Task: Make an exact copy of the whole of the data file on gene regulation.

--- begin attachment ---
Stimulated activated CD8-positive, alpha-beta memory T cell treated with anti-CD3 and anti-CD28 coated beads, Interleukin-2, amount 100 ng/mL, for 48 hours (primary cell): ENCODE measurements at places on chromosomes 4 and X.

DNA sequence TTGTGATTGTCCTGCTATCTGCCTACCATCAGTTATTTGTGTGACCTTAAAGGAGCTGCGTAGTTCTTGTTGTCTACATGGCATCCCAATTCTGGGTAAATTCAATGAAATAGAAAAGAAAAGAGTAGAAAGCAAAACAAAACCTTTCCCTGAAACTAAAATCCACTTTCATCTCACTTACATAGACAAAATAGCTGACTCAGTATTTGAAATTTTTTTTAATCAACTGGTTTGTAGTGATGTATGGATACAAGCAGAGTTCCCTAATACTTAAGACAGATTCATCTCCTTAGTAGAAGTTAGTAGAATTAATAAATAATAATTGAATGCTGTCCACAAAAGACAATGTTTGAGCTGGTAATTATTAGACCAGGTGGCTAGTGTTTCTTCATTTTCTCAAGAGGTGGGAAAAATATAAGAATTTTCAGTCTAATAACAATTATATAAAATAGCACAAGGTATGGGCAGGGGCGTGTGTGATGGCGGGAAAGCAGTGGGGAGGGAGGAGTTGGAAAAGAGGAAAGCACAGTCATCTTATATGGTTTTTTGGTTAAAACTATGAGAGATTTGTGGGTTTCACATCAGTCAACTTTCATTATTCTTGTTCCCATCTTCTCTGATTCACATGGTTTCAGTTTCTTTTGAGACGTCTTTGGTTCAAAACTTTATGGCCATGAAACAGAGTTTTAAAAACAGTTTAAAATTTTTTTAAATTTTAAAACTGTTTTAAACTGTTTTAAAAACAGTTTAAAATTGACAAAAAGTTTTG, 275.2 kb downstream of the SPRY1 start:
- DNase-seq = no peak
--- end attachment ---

Stimulated activated CD8-positive, alpha-beta memory T cell treated with anti-CD3 and anti-CD28 coated beads, Interleukin-2, amount 100 ng/mL, for 48 hours (primary cell): ENCODE measurements at places on chromosomes 4 and X.

DNA sequence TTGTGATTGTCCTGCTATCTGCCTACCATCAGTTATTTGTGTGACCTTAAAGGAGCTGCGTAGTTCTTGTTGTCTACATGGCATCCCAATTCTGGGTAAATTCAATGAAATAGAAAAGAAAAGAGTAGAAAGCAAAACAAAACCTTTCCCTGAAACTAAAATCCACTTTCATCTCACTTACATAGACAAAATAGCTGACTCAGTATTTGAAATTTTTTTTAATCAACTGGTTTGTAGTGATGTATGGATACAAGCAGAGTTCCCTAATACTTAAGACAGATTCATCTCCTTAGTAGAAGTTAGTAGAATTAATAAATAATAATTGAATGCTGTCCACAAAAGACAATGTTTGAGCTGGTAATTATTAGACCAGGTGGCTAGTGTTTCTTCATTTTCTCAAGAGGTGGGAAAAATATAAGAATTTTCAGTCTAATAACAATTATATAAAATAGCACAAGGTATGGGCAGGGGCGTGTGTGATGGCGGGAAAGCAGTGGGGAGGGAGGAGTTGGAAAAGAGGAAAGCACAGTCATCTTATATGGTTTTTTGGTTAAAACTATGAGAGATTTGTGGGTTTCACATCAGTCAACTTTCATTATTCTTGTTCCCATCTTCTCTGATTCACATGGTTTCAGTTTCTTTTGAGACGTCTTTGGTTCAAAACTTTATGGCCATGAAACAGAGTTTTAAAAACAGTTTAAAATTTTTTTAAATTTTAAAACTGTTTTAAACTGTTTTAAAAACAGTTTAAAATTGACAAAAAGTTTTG, 275.2 kb downstream of the SPRY1 start:
- DNase-seq = no peak